Israel's former prime minister Ehud Olmert denies wrongdoing as proceedings start in his corruption trial.
Olmert in court over corruption
TEL AVIV // Ehud Olmert, the former Israeli prime minister, appeared in an Israeli court yesterday as the start of his legal battle against the corruption allegations that forced him out of office last year. The opening of court proceedings against Mr Olmert marked the first time that a sitting or retired Israeli prime minister had stood trial. Before walking into the courtroom in Jerusalem, Mr Olmert proclaimed his innocence and denied any wrongdoing. He told reporters: "I come here as a man innocent of any crime and I believe I will leave here as a man innocent of any crime."
He added that he aimed to clear his name after facing "an ordeal of slanders and investigations" over the past three years. The preliminary session yesterday was mostly procedural and ended with the judge ruling that the court would start hearing evidence in February after Mr Olmert's lawyers requested a postponement to review the case material. Legal experts have said that the trial is likely to last months.
Mr Olmert, a 63-year-old lawyer, was indicted last month on allegations including fraud, breach of trust, falsifying corporate documents and failure to report income. The investigations against him date back to his terms as mayor of Jerusalem from 1993 to 2003 and as minister of industry and trade from 2003 to 2006. He is accused of taking money from a US businessman, advancing the interests of clients of a former law partner and double-billing charities for expenses incurred on fund-raisers.
Legal experts say that if he is found guilty he could face up to five years in jail for each of the four charges. A US businessman has testified that he gave Mr Olmert envelopes stuffed with hundreds of thousands of dollars. Mr Olmert says the money was used for electioneering, denying he benefited personally in return for advancing the businessman's interests. The allegations against Mr Olmert are the latest in a recent string of cases that have involved corruption and other charges against senior Israeli public officials. They include Avraham Hirschson, a former finance minister under Mr Olmert, who was convicted in June of embezzling about US$500,000 (Dh1.83m million). Moshe Katsav, a former Israeli president, is currently being tried on allegations of rape and other sexual offences.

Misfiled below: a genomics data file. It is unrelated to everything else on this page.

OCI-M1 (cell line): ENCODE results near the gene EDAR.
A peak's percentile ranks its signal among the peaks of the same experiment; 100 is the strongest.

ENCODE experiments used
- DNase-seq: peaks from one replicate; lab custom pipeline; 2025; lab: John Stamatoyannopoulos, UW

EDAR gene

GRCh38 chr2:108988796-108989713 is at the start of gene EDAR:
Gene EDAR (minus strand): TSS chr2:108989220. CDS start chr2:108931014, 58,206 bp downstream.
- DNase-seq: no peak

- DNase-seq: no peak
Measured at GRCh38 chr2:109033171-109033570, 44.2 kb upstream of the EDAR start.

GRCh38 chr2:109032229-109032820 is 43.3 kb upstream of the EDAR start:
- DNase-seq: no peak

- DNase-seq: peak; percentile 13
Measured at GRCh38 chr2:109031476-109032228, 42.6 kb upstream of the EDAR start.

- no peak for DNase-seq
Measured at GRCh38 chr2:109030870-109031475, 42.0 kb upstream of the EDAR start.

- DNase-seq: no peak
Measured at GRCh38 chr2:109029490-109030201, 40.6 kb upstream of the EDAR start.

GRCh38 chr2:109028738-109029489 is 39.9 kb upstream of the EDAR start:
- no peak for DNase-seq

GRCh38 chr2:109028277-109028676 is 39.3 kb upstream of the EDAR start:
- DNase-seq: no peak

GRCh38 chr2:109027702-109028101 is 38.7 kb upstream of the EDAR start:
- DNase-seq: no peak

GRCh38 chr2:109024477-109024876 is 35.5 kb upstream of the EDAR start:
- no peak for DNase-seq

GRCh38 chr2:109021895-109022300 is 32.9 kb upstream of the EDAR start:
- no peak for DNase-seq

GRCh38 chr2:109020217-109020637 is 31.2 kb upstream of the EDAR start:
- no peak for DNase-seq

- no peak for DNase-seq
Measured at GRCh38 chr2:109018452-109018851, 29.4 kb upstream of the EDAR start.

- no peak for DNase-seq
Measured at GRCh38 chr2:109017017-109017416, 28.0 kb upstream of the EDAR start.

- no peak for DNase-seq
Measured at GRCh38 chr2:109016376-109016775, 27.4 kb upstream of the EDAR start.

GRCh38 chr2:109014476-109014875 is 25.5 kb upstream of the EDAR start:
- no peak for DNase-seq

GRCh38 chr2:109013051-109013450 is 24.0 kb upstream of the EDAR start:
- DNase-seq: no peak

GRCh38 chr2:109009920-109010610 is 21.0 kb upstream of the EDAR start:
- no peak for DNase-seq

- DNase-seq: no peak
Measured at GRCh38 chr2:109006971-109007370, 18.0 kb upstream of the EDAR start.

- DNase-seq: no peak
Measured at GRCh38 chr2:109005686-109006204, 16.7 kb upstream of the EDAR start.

Analysts have said that the trial is likely to end the three-decade-old career of Mr Olmert, who was elected prime minister in 2006 and then was forced to step down from the post in September 2008 amid the corruption allegations. He has remained out of the public eye ever since he was replaced following February's national elections by Benjamin Netanyahu, who currently leads a predominantly right-wing governing coalition.
Mr Olmert, first elected to Israel's parliament in 1973 at the age of 28, took over the premiership in January 2006 after the former premier Ariel Sharon suffered a debilitating stroke, and three months later led the centrist Kadima party to victory in parliamentary elections. Mr Olmert's government conducted more than a year of peace negotiations with the Palestinians following the US-brokered Annapolis summit in November 2007.
The talks, however, yielded few tangible results, and Mr Netanyahu's government currently refuses to restart peace negotiations based on any understandings Mr Olmert may have reached with the Palestinians. Mr Olmert has said in interviews in recent months that he had offered Mahmoud Abbas, the president of the western-backed Palestinian Authority, about 94 per cent of the Palestinian territories, along with an additional land swap and a safe-passage corridor from the Gaza Strip to the West Bank. His offer had also called for the holy sites of Jerusalem's Old City to not be under anyone's sovereignty and instead be administered by a consortium of Saudis, Jordanians, Americans, Israelis and Palestinians. Regarding the sensitive issue of Palestinian refugees, Mr Olmert has said that he rejected the right of return for all of them and instead had offered that only a tiny number could return to their former towns and villages in what is now Israel as a "humanitarian gesture".
While the Palestinians have confirmed that they had received Mr Olmert's offer, the two sides did not have enough time to proceed because just months later, peace talks were cut off after Israel launched an onslaught in Gaza. email@example.com